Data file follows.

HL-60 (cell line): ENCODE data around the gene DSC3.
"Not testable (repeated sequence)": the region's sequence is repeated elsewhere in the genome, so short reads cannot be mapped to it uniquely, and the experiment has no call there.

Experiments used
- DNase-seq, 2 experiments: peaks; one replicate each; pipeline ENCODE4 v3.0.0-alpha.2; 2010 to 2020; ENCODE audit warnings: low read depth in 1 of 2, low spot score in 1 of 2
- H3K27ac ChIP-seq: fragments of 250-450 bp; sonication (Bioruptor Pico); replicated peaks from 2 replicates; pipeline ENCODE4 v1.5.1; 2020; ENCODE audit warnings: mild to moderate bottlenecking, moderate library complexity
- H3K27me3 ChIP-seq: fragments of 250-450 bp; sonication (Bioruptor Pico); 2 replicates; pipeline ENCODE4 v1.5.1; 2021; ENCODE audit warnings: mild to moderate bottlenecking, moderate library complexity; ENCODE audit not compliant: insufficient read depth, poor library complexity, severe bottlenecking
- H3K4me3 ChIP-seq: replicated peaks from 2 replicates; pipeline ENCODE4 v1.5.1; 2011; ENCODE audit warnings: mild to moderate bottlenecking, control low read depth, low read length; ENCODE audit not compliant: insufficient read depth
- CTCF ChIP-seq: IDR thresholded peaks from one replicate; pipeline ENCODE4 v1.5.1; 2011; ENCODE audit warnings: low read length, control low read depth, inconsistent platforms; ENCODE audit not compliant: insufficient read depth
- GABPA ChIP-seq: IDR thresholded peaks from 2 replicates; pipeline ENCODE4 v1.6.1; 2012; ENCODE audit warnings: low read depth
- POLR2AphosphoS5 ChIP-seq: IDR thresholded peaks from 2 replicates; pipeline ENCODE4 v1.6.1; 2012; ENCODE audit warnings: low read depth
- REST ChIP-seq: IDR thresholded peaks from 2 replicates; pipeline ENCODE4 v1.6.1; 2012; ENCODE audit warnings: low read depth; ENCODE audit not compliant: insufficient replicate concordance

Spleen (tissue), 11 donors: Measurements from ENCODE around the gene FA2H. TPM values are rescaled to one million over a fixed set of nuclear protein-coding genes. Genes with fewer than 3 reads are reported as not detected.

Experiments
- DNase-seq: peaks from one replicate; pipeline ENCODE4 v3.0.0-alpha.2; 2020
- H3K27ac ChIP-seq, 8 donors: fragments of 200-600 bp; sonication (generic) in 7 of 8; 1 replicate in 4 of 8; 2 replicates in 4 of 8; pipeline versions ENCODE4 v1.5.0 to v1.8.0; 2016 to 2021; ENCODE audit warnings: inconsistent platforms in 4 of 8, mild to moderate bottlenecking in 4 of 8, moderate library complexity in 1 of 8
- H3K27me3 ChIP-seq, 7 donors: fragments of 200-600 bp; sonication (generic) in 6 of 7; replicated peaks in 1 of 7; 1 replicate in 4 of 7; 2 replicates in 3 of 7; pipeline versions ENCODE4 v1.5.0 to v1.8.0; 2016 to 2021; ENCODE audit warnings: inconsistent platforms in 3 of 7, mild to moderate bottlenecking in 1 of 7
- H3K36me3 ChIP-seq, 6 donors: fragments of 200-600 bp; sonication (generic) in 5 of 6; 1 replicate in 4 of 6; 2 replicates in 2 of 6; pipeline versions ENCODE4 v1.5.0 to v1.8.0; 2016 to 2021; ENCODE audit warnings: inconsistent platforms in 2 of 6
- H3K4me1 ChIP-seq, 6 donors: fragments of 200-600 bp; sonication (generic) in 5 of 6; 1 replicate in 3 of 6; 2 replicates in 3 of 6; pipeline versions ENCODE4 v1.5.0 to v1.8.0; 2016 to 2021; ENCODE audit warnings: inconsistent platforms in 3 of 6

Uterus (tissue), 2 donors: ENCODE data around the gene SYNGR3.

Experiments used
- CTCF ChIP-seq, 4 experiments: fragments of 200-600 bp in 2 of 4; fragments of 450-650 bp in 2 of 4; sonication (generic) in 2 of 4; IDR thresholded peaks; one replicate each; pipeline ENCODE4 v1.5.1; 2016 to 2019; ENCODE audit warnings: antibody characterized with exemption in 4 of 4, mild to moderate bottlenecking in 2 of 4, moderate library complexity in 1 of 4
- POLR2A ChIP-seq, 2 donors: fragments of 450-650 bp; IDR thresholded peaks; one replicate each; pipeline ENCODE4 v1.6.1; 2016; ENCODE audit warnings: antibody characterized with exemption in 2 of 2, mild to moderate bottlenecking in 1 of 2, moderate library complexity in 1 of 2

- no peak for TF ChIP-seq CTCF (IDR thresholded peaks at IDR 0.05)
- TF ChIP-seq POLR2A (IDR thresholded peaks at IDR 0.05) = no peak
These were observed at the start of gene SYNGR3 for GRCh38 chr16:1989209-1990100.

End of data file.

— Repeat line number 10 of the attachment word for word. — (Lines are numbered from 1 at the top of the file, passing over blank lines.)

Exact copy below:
- POLR2AphosphoS5 ChIP-seq: IDR thresholded peaks from 2 replicates; pipeline ENCODE4 v1.6.1; 2012; ENCODE audit warnings: low read depth